10 romantic houseplants that say ‘I Love You’
If you want to give your sweetheart the traditional bouquet of red roses that everyone else in the office will receive this Valentine’s Day, then go for it. If you’d prefer a gift that will “remember you” for years to come, an alternative is one of these houseplants with showy blooms and/or fabulous foliage.
Here are 10 plant suggestions for Valentine’s Day gifts to suit various preferences and personalities.
1 — Anthuriums — not all anthuriums are created equal: Anthurium andreanum, known as the oilcloth flower or tail flower, is more significant but much harder to keep happy in the average home than the accommodating Anthurium scherzerianum. The latter needs average room temperatures, high humidity, and continuously moist soil.
2 — Bird-of-Paradise — Strelitzia reginae, is a showstopper with bright orange and purple flowers that border on spiky. This houseplant has the advantage of being an indoor, then outdoor plant. In summer it can go for a holiday in the garden or on the patio, adding an exotic edge wherever it goes. During winter give it lots of light and a cool room in winter.
3 — Flapjacks — Kalanchoe thyrsiflora is a succulent that leads the unabated trend for unusual indoor plants. It needs a sunny desk or sill to encourage its bold, red-tinged, paddle-like leaves. The more sun it gets, the redder the leaves become! Look for the cultivar ‘Hot Lips’ for an extra-fiery display.
4 — Heart Fern — Hemionitis arifolia is for the Valentine that enjoys fishbowls and terrariums. Present this fancy fern in an apothecary jar and, presto, you are the flavor of the month! “Fern-atics” prize this dwarf plant for its glossy heart-shaped leaves supported by thin black stems. Although it doesn’t quite match the delta maidenhair fern (Adiantum raddianum) in the diva stakes, it is hard to maintain the kind of humidity this plant needs outside a terrarium setting, but it does grow well in a steamy bathroom.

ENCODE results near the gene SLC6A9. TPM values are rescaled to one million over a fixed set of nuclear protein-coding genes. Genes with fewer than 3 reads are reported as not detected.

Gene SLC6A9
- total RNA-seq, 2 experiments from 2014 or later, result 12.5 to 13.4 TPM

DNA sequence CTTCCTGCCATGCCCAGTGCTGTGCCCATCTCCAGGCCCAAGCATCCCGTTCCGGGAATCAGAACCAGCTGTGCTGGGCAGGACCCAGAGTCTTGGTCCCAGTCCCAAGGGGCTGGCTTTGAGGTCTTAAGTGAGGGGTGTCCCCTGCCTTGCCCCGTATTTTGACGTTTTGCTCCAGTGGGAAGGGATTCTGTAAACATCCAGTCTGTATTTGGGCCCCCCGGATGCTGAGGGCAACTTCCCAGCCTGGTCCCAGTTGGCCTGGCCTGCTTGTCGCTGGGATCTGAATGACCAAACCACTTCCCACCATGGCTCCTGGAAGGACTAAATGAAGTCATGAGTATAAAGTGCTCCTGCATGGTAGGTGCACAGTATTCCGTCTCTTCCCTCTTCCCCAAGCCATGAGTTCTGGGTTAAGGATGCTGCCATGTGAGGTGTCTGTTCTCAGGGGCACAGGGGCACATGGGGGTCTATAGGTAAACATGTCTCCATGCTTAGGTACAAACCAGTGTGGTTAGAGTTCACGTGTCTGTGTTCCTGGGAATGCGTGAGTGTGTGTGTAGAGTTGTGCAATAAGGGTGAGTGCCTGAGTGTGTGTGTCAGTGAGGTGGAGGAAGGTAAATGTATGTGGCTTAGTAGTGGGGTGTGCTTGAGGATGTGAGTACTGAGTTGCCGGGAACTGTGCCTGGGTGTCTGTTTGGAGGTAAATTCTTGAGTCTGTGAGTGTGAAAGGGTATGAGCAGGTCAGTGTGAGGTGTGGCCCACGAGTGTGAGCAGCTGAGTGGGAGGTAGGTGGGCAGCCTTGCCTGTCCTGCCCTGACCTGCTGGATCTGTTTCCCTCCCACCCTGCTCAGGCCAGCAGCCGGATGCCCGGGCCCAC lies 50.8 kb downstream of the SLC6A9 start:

5 — Heartleaf Philodendron has big and bold heart-shaped leaves. Large specimen are available growing up a mossy pole. This fast-growing plant needs misting regularly, so you might include a mister to your gift presentation.
6 — Hoya Hearts — Hoya kerrii, known as the sweetheart plant or Valentine Hoya, is a classic plant choice that is small but perfectly formed. It is as durable a plant as they come, don’t drown it in water. Very few Hoyas grow beyond their original single leaf form, so they are perfect for terrariums and tiny windowsills. As gifts from those hoping their plant swill grow along with their relationships? NOT...
7 — Moth Orchids — Phalaenopsis can bloom up to six months at a time, making them far better value than a bouquet of soon-dead roses. They are undemanding, just water occasionally and place out of direct sunlight. Soft water or rainwater helps but isn’t essential.
8 — Pitcher Plants — Nepenthes, carnivorous plants, are unusual gifts for those Valentines that book front row seats at the cinema to watch the latest horror flick. Bloody Mary is a compact pitcher plant with cute scarlet pitchers. Give it rainwater and sunlight, and it watch it catch a few flies along the way.
9 — String of Hearts — Ceropegia linearis was among the top of desired houseplants for 2018, and enthusiasm for this strange trailing plant continues to thrive. That can make it a bit tricky to find, but if you can lay hands on a specimen, it’s a thoughtful choice that will set any houseplant enthusiast’s heart racing. Despite the delicate appearance of its silver-engraved heart-shaped leaves held up by wire-thin stems, this is a tough plant that thrives in many spots of every home.
10 — Variegated Monstera — If Instagram is any indication, this is a must-have houseplant. If your Valentine is crazy for plants, your ability to source one of these as a Valentine’s Day gift will surely seal your reputation as a partner who will go the extra mile.
Until next week, I’ll be helping customers choose the perfect Valentine’s Day gifts here at Watters Garden Center.
Ken Lain can be found throughout the week at Watters Garden Center, 1815 W. Iron Springs Road in Prescott, or visit WattersGardenCenter.com or FB.com/WattersGardenCenter.